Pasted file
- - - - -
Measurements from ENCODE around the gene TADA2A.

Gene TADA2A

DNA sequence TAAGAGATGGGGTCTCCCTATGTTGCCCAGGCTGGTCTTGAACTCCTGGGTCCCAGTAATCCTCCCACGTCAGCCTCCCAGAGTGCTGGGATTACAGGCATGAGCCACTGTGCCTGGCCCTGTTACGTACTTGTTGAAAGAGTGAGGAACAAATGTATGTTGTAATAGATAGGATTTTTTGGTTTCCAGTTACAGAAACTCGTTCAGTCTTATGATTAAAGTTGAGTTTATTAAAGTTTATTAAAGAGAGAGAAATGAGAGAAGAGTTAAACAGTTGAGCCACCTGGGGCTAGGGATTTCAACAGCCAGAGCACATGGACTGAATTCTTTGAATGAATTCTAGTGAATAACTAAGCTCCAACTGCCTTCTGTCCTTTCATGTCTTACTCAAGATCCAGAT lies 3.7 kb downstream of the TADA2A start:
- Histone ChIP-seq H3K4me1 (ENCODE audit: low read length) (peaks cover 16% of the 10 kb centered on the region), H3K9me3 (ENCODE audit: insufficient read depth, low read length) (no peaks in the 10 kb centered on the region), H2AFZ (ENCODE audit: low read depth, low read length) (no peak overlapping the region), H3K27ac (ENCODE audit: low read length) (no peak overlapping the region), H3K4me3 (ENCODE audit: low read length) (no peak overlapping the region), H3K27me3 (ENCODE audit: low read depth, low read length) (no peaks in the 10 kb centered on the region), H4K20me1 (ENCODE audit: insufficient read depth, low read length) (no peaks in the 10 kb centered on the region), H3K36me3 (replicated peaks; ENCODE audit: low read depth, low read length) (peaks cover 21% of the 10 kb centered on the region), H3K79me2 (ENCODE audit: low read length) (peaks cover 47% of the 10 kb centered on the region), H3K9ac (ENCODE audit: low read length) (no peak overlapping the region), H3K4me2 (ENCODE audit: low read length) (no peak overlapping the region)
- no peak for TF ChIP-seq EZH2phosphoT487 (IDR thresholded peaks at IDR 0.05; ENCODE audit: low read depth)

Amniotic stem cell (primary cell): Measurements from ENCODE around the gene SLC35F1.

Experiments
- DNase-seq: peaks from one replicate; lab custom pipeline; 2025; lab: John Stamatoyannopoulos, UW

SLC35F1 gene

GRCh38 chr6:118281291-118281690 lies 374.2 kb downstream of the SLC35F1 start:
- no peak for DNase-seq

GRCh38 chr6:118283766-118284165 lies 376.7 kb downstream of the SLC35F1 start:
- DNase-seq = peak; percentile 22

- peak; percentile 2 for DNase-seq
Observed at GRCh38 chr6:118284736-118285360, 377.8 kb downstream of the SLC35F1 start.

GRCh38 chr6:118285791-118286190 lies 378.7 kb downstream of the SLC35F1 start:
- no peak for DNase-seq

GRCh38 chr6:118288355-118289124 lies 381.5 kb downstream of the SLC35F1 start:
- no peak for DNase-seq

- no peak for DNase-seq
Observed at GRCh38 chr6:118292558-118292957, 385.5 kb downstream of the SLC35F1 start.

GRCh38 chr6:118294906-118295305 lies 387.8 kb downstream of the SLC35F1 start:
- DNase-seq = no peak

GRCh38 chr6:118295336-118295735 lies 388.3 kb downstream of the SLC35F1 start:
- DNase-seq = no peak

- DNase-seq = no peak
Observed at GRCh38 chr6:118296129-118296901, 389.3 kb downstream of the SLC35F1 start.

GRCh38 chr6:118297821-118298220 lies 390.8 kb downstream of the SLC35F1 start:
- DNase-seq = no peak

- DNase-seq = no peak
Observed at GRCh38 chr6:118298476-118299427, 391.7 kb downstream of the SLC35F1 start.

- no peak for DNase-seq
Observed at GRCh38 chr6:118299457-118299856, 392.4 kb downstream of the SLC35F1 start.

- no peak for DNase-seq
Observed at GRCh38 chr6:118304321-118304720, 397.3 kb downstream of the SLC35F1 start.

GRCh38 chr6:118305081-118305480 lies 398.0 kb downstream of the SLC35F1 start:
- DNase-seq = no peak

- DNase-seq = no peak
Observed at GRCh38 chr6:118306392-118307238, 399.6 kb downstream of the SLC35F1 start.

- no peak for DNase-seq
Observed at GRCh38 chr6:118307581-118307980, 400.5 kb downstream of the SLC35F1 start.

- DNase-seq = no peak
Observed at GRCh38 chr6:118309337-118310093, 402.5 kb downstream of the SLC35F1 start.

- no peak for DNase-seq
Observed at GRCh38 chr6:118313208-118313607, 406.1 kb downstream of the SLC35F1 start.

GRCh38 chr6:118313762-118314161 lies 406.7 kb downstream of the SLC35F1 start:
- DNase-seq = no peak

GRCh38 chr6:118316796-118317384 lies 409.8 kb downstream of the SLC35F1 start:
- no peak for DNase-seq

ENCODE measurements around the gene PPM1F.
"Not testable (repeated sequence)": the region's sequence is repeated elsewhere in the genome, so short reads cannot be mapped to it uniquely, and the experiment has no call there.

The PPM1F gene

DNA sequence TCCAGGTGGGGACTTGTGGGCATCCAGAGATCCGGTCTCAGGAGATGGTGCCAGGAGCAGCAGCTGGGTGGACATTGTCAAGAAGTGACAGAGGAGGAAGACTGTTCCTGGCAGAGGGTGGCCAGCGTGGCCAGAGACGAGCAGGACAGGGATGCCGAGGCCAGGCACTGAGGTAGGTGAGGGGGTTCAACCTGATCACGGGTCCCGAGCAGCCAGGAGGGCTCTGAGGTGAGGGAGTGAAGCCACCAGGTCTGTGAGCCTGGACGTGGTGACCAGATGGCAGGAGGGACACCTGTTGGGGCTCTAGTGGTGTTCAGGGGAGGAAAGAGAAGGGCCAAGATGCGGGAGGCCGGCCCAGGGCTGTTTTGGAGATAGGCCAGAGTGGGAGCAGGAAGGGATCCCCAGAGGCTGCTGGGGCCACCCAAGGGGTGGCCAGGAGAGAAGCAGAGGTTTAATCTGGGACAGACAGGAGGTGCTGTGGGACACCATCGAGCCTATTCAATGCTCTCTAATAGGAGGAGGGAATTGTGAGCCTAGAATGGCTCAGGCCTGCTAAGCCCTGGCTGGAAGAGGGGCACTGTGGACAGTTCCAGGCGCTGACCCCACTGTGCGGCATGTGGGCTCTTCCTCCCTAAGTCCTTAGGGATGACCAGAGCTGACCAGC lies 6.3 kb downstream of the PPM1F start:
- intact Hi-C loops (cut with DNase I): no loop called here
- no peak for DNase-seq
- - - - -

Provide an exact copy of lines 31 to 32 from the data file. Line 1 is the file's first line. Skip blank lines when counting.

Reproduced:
Observed at GRCh38 chr6:118298476-118299427, 391.7 kb downstream of the SLC35F1 start.

- no peak for DNase-seq